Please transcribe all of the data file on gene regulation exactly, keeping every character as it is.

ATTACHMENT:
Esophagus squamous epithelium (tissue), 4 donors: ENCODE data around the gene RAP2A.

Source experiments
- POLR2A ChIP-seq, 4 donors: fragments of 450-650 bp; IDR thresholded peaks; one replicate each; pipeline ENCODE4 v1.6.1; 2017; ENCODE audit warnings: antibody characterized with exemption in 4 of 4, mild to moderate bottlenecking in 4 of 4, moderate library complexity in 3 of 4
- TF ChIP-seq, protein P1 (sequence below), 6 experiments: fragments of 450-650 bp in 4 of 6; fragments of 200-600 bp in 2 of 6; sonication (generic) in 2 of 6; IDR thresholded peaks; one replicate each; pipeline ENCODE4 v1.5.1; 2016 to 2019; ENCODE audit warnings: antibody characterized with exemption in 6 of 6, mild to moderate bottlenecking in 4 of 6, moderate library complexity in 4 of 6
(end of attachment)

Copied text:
Esophagus squamous epithelium (tissue), 4 donors: ENCODE data around the gene RAP2A.

Source experiments
- POLR2A ChIP-seq, 4 donors: fragments of 450-650 bp; IDR thresholded peaks; one replicate each; pipeline ENCODE4 v1.6.1; 2017; ENCODE audit warnings: antibody characterized with exemption in 4 of 4, mild to moderate bottlenecking in 4 of 4, moderate library complexity in 3 of 4
- TF ChIP-seq, protein P1 (sequence below), 6 experiments: fragments of 450-650 bp in 4 of 6; fragments of 200-600 bp in 2 of 6; sonication (generic) in 2 of 6; IDR thresholded peaks; one replicate each; pipeline ENCODE4 v1.5.1; 2016 to 2019; ENCODE audit warnings: antibody characterized with exemption in 6 of 6, mild to moderate bottlenecking in 4 of 6, moderate library complexity in 4 of 6